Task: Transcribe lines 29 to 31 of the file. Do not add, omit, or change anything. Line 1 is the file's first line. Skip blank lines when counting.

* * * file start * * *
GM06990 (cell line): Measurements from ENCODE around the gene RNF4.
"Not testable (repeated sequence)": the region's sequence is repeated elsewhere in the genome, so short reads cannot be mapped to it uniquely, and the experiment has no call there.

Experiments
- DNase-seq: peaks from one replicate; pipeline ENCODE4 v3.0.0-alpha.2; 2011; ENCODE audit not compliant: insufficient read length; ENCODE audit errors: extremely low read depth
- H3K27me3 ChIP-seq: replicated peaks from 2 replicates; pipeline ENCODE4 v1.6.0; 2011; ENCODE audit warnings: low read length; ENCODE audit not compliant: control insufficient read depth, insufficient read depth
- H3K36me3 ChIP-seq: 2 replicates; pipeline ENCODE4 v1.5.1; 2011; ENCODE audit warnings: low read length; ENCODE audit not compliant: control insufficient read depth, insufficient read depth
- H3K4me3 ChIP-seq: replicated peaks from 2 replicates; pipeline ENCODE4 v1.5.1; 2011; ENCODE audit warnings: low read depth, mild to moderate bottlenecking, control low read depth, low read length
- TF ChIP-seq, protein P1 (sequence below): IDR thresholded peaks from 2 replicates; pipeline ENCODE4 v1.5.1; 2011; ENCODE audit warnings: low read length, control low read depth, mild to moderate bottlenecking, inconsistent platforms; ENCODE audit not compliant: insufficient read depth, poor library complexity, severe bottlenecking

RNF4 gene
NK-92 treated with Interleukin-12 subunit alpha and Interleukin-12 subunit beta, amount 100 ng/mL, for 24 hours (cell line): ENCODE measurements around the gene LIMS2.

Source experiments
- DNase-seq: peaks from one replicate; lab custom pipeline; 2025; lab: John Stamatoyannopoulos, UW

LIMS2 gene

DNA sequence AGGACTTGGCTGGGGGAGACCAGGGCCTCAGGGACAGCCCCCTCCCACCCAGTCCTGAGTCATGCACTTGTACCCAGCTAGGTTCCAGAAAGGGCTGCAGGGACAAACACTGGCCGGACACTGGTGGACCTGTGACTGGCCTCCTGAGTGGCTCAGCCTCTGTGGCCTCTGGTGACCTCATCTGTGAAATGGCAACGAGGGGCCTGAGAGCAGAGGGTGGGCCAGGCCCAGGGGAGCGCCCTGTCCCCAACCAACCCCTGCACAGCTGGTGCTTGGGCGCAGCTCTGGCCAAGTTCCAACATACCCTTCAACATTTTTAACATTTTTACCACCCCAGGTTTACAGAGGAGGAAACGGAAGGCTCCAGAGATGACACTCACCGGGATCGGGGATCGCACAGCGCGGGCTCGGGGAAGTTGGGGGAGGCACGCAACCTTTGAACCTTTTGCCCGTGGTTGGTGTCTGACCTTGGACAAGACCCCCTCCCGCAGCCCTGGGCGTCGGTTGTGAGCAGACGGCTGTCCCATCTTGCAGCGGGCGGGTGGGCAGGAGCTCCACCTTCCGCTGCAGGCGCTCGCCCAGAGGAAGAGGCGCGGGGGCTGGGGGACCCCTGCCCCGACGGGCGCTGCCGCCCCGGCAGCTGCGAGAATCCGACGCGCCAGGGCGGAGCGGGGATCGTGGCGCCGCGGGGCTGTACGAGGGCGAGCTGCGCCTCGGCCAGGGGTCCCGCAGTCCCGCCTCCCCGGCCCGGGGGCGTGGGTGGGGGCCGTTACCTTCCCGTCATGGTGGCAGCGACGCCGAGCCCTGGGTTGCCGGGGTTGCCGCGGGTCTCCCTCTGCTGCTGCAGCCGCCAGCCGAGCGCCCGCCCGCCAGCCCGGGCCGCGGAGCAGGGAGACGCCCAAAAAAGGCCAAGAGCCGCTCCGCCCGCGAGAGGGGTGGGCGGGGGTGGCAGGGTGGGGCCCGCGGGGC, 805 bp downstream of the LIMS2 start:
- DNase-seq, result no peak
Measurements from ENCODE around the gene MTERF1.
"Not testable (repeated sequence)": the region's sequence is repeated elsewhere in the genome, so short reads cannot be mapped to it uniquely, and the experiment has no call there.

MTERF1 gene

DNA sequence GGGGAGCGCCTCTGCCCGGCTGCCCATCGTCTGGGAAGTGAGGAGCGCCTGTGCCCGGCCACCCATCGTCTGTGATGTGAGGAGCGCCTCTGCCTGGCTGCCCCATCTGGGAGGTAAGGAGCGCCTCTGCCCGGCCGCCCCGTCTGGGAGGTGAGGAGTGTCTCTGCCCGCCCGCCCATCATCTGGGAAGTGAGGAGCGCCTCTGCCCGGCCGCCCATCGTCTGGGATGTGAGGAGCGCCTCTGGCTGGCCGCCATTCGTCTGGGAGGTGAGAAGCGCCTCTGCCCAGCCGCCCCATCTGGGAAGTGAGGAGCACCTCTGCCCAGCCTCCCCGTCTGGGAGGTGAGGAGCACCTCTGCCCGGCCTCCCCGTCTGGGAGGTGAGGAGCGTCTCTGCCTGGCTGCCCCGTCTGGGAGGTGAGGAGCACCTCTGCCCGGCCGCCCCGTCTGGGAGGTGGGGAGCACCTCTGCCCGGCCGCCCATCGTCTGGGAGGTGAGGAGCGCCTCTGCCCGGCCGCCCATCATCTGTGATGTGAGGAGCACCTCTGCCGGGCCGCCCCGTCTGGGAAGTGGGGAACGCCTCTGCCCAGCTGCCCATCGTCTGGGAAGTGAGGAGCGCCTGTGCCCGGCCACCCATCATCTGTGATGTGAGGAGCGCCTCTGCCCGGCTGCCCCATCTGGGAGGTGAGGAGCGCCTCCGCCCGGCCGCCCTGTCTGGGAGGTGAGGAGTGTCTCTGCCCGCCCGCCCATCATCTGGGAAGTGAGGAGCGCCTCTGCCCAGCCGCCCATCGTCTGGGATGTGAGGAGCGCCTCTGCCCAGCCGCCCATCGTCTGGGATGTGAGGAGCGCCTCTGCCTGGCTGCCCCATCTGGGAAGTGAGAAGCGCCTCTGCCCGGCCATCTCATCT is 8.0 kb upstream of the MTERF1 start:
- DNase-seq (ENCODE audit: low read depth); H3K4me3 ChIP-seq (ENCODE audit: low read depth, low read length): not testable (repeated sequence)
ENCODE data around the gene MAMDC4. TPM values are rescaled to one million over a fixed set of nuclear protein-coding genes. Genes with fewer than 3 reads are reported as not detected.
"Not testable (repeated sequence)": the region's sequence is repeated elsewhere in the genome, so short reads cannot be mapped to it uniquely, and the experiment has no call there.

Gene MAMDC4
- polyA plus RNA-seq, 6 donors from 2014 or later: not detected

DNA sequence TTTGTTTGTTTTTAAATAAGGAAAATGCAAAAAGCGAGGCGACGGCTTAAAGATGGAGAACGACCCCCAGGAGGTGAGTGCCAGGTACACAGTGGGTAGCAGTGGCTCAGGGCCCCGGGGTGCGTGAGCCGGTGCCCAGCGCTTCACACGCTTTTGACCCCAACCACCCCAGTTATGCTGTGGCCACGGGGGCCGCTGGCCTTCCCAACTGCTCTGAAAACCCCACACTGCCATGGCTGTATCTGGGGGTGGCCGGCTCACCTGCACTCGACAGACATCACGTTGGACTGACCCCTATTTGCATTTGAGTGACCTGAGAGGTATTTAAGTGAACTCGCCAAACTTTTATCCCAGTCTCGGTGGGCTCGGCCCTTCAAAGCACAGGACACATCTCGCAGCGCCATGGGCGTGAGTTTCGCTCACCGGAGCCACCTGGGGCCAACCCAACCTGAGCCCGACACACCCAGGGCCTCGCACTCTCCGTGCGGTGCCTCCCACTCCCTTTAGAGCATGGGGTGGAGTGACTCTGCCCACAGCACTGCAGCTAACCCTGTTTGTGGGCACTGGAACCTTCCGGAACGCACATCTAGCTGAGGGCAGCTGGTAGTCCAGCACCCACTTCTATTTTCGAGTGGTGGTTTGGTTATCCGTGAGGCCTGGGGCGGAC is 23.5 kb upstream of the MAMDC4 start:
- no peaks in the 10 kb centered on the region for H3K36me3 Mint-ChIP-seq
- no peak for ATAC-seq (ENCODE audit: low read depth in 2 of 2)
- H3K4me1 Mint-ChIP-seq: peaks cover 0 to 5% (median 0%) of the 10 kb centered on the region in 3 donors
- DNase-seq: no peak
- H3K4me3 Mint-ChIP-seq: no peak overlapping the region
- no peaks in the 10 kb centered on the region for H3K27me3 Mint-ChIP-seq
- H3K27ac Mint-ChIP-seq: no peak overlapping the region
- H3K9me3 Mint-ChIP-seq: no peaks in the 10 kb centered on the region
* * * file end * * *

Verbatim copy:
- DNase-seq: no peak
- H3K4me3 Mint-ChIP-seq: no peak overlapping the region
- no peaks in the 10 kb centered on the region for H3K27me3 Mint-ChIP-seq